Diekmann: What Americans Should Be Hearing, But (Sadly) Aren't
What website should Americans be visiting right now? 100MillionMembers.org. What message should they be hearing? "If you're not one of the 100 Million, here's what you're missing." What hashtag should be trending? #100MillionStrong.
So which of those are being visited, heard or tweeted? None of them, because credit unions have dropped a rare gift that fell right into the CU community's collective lap.
I have believed for some time that a major branding/awareness opportunity has gone sorely untapped as America's CUs approach their 100-millionth member, and with forecasts projecting that major milestone will be achieved later this summer, it's even more apparent just how big that miss has been.
It may be decades, if ever, that CUs get another made-to-order gift like Kristen Christian's Bank Transfer Day, and while that grassroots momentum would be hard to duplicate, follow-up promotion around the "100-million" theme has been a natural heir-apparent screaming to be leveraged.
The first six months of this year have been a steady diet of conference speakers and op-ed writers extolling the value of "collaboration" and the need to tell the "credit union story." The two CU trade groups should have led the charge here, but in their (unfortunate but not surprising) absence, some credit unions and/or even their marketing agencies should have collaborated over some strong story telling with an awareness campaign around the 100-million members message, including a countdown clock.
It would have had strong media appeal, which means that like BTD it would garner priceless free press. And as a bigger bonus it would have been a reminder to Congress of the widespread strength of CUs, and a great introduction to non-members that America's financial co-ops aren't some fringe cause.
And one more thing. No doubt when CUs hit the 100 million threshold, in a too-little, too-late maneuver the trades will trot out some press releases. But look for any value from that to be neutralized by a banking industry machine that will argue to Congress and media that 100-million members isn't something to be celebrated, it's just a sign the tax exemption needs to be revoked. CUs should have owned this first.
Need more reasons of just how forceful this campaign could have been? I'll give you a 100 million.
Were the Texas, Arkansas and Oklahoma CU leagues still around, each would have hosted their 80th annual meetings this year. Instead, in San Antonio recently, all three came together for the first annual meeting of the Cornerstone CU League... At the Cornerstone meeting, league CEO Dick Ensweiler made a pitch to continue the traditional three-tiered system of CUs, leagues and CUNA, which is currently being reviewed by a CUNA committee... I overheard a guy at the CCUL meeting remark that it was his 39th annual meeting, a claim made while he was sitting on a lobby couch, not in a session. I hope that's not a 39-year-old tradition... I heard another speaker brag he had once done a one-hour presentation that included 600 slides. Yes, one slide every 10 seconds. Have to assume this was a breakout session for "Extreme ADHD CUs," as sponsored by Red Bull.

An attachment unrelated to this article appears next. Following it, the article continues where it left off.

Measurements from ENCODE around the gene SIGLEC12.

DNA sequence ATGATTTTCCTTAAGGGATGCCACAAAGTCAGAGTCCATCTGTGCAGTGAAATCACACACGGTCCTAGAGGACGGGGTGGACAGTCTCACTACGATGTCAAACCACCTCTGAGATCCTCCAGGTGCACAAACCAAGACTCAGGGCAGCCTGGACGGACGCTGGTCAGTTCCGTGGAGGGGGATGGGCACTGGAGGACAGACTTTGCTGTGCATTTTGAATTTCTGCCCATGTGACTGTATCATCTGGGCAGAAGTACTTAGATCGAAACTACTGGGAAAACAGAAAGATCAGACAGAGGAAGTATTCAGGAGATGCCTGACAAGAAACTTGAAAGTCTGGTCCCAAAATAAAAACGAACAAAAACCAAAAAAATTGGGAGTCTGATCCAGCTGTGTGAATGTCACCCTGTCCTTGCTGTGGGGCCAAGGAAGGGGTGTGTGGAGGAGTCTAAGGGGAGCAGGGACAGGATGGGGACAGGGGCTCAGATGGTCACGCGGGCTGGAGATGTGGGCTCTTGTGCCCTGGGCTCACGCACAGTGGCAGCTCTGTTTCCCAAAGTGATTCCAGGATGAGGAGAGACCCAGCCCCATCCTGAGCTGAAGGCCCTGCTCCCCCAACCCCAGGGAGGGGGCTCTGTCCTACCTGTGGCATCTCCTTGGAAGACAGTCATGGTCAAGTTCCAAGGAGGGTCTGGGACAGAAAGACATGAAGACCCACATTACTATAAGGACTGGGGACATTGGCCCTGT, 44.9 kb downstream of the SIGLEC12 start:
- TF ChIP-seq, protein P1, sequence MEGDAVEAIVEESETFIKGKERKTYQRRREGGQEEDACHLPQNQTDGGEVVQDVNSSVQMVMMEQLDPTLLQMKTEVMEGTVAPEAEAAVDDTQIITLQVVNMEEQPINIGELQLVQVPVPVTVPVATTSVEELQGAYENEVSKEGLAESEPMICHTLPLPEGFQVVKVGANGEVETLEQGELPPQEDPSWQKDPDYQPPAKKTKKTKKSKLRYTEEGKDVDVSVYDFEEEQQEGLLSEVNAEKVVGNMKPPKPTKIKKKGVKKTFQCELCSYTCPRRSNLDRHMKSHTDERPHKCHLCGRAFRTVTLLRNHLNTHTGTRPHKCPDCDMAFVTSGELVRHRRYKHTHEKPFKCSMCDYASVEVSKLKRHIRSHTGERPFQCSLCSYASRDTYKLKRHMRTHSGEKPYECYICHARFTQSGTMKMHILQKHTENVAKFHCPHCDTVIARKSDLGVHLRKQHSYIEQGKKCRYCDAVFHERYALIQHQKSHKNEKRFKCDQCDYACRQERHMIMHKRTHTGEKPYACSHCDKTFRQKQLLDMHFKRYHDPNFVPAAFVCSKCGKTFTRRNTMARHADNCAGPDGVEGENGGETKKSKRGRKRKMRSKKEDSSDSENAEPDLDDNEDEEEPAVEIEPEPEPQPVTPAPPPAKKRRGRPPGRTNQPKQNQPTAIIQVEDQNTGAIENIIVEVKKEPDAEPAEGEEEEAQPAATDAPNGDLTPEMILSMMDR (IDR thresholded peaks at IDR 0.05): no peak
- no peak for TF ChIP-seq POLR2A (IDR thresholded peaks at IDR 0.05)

The recent CO-OP THINK conference featured yet another great line-up of outside-the-industry speakers sharing their experiences and perspectives. And the very first speaker came out of the gate talking about branding (trivia time: "brand" first appears in English as "brond" in Beowulf). But it was hard not to think back to the very first THINK meeting and credit unions' role in one of the most famous brands in the world.
At that first meeting in Palm Springs, Steve Wozniak, the lesser-known but every bit as important cofounder of Apple, shared that he had noticed the game "Pong" while in a bowling alley and had destroyed his TV attempting to build the game himself. As a result, he had to get a loan from his credit union for another.
"Without that TV Apple never would have happened," said Wozniak.
WTF? Admit it, you thought the words of that abbreviation, and it's testament to how standards in professional behavior have evolved. About 20 years ago I was at a CU meeting when a speaker used the "F" word. It wasn't as if no one had ever heard it before, it's just that you didn't hear it from conference speakers where a certain decorum was expected. At that time people looked at one another asking, "Did he just say...?
Fast forward to today. Talk about cultural shifts; F bombs are dropping like toothpicks at an expo hall reception. Robert Herjavec of ABC's Shark Tank recently tossed in a few during remarks before NACUSO. And at CO-OP's THINK conference, Gary Vaynerchuk ran though at least half of George Carlin's "Seven Dirty Words." The owner of WineLibrary.com offered this advice, "Pinot grigio. Stop drinking that s**t." And this: "People aren't looking at billboards. They're not even looking at the f*#@*&g road anymore."
The reaction? Folks laughed. So imagine CU conferences 20 years from now.
Frank J. Diekmann can be reached at email@example.com.